Selasa, 26 April 2011

Joe Bonamassa

Joe Bonamassa (born May 8, 1977 in Utica, New York) is an American blues rock guitarist and singer.

Early life

Bonamassa was born and raised in Utica, New York, to parents that owned and ran a guitar shop. As a fourth-generation musician, he recalls knowing he wanted to be a musician as early as age four. With a great-grandfather and grandfather who both played trumpet, and a father who plays guitar, Bonamassa credits his parents with fostering an appreciation of music in his life as early as he can remember. When he was a young child, he would listen to his parents' large record collection. He recalls at age 7, sitting with his parents on Saturdays and listening to Guitar Slim; Bonnie Raitt; Crosby, Stills, Nash, and Young; Eric Clapton; and Jethro Tull. Thus, he sees his music as an amalgam of all the various rock and blues he heard as a child.

He received his first guitar from his father at the age of 4, and by age 7 he was playing Stevie Ray Vaughan and Jimi Hendrix tunes note for note. At the age of 11, during a short period of being mentored by Danny Gatton, he learned such styles as country and jazz as well as Polka. During this time with Gatton, Bonamassa sat in with Gatton's band whenever they played in New York. He first opened for B. B. King at 12 years of age. After first hearing him play, King said, “This kid's potential is unbelievable. He hasn't even begun to scratch the surface. He's one of a kind.” At 14, he was invited to attend a Fender guitar event; during that trip to the West Coast he met Berry Oakley, Jr. Bonamassa and Berry founded the group Bloodline with Miles Davis's son Erin and Robby Krieger's son Waylon. They released one album which produced two chart singles — "Stone Cold Hearted", and "Dixie Peach." He has since played with other music greats including Buddy Guy, Foreigner, Robert Cray, Stephen Stills, Joe Cocker, Greg
g Allman, Steve Winwood, Paul Jones, Ted Nugent, Warren Haynes, Eric Clapton, and Derek Trucks.


Unlike other successful blues-rock guitarists, Bonamassa has cited his influences as being British and Irish blues acts, rather than American acts. Within the blues genre, hearing the traditional blues players, as with Guitar Slim, Robert Johnson, Muddy Waters, and all the traditional American blues players, (with the exception of B.B. King), comparing the music in the United States to the "European" versions of the blues, Bonamassa found the English blues, fostered by notable musicians such as the Jeff Beck Group, Eric Clapton, and the Irish blues player Rory Gallagher to be far more interesting to him than the original Delta blues players. In an interview in Guitarist magazine (issue 265), he cited the three albums that had the biggest influence on his playing: John Mayall & the Bluesbreakers with Eric Clapton (the Beano album), Rory Gallagher's Irish Tour and Goodbye by Cream. He also stated that Stevie Ray Vaughan's Texas Flood was a big influence at a young age.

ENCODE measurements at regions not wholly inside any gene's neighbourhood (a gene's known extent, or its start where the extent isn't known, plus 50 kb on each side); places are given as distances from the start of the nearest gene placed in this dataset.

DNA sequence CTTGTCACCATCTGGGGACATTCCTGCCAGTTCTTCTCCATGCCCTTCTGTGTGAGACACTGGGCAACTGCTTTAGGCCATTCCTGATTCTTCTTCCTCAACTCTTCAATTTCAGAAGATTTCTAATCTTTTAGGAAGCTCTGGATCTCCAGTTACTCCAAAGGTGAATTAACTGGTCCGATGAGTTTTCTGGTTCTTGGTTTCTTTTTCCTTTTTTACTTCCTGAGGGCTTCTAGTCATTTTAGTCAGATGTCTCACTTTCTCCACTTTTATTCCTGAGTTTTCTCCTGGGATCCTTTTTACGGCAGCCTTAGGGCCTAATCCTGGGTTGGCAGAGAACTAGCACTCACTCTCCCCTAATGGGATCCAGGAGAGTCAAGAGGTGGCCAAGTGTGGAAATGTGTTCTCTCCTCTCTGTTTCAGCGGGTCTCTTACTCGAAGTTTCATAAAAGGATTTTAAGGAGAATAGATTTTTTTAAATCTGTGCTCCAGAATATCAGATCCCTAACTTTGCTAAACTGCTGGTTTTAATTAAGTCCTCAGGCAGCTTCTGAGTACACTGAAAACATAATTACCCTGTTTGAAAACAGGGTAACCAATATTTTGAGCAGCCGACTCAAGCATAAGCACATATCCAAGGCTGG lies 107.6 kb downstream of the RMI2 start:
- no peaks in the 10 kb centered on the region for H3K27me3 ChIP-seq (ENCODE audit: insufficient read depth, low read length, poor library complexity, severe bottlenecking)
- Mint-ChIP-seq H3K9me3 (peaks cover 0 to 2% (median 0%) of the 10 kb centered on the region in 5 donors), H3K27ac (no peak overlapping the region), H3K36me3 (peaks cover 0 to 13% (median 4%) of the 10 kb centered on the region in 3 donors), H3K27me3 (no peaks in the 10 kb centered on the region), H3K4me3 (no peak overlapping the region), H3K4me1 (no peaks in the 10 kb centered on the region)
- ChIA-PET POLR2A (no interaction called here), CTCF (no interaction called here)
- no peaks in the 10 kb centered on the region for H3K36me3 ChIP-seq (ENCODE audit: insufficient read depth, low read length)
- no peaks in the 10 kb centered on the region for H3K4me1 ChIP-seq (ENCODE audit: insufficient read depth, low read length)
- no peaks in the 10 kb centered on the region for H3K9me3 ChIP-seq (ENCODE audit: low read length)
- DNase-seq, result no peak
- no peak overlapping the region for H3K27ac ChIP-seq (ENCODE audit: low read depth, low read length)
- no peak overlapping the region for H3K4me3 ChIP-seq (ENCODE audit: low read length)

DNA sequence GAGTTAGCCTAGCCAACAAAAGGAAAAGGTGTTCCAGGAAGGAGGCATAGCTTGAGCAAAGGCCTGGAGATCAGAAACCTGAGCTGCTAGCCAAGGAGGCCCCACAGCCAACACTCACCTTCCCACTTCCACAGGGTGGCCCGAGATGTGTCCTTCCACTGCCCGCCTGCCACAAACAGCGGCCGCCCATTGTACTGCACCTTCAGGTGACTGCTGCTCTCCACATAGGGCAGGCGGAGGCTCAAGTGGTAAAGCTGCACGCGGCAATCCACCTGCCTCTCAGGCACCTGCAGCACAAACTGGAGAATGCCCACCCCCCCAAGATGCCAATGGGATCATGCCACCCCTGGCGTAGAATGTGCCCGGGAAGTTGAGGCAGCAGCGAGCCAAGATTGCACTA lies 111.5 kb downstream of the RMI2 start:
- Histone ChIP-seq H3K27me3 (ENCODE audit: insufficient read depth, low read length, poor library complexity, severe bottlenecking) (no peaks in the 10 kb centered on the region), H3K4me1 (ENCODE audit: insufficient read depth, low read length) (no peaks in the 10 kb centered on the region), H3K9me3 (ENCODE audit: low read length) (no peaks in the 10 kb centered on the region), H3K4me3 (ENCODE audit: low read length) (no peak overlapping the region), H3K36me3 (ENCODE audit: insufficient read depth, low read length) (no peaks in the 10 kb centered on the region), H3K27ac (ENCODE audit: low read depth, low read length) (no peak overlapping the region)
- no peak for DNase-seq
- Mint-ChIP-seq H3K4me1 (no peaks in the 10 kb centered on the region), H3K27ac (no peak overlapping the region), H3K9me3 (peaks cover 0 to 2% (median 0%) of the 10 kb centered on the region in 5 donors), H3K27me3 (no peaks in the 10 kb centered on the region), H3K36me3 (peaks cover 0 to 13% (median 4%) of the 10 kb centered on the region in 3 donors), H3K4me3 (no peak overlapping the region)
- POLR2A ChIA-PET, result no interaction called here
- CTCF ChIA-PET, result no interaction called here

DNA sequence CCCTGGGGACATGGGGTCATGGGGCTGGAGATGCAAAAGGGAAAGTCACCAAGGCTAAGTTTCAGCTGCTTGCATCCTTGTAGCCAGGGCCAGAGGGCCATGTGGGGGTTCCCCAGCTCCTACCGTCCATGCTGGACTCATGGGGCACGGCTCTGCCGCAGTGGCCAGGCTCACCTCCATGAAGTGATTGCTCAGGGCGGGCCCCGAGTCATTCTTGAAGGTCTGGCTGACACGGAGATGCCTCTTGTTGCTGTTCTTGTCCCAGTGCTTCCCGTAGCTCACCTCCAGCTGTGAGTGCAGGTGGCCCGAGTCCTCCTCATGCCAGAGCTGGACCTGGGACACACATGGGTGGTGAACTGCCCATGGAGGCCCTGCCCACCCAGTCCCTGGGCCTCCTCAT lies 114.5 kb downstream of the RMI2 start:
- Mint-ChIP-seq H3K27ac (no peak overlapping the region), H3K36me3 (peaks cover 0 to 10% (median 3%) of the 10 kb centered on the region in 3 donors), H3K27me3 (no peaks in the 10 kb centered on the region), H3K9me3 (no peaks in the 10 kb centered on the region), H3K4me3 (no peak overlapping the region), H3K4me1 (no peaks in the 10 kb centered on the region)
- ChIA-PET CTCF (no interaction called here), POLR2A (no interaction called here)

He elaborated further on his influences in his interview:

"You know, my heroes were the Columbine guys – Paul Kossoff, Peter Green, Eric Clapton. There’s so many - there’s Gary Moore, Rory Gallagher – another Irishman who played the same things, but don’t tell him that. But those guys were my guys – Jeff Beck, Jimmy Page. There’s a certain sophistication to their approach to the blues that I really like, more so than the American blues that I was listening to. B. B. King’s a big influence – he’s probably my biggest traditional influence. I love Muddy Waters, Robert Johnson and T-Bone Walker and stuff like that, but I couldn’t sit down… I was always forcing myself to listen to whole records by them, where I’d rather listen to Humble Pie do "I'm Ready" than Muddy Waters, you know? I think, the English interpretation of the blues just hit me a lot better, you know?"